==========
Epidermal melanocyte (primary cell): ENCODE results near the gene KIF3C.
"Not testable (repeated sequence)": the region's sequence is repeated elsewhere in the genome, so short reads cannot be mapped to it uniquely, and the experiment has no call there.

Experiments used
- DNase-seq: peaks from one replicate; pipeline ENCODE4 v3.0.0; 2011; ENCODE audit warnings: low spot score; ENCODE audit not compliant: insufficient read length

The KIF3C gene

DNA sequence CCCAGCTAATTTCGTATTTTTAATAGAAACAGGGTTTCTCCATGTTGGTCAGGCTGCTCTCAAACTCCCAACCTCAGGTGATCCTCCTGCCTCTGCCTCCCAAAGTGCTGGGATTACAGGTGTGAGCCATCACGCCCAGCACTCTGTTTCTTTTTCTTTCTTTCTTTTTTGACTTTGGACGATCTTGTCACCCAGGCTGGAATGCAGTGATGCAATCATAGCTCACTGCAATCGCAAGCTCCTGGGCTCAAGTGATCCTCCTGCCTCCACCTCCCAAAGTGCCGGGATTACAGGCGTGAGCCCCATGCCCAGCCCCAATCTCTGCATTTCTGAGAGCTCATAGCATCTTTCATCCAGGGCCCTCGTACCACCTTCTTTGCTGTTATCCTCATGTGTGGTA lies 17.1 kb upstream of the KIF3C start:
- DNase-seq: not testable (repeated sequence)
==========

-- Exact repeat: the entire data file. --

Epidermal melanocyte (primary cell): ENCODE results near the gene KIF3C.
"Not testable (repeated sequence)": the region's sequence is repeated elsewhere in the genome, so short reads cannot be mapped to it uniquely, and the experiment has no call there.

Experiments used
- DNase-seq: peaks from one replicate; pipeline ENCODE4 v3.0.0; 2011; ENCODE audit warnings: low spot score; ENCODE audit not compliant: insufficient read length

The KIF3C gene

DNA sequence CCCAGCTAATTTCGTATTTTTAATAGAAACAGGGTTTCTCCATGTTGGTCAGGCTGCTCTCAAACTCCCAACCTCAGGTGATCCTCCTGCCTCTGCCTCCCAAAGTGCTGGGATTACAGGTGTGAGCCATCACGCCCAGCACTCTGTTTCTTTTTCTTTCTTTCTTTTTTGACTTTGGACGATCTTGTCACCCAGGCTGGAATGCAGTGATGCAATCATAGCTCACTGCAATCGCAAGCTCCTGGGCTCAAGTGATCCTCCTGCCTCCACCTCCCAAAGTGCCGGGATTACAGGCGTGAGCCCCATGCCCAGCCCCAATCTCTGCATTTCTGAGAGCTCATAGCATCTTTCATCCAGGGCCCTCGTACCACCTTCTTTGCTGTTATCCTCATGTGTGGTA lies 17.1 kb upstream of the KIF3C start:
- DNase-seq: not testable (repeated sequence)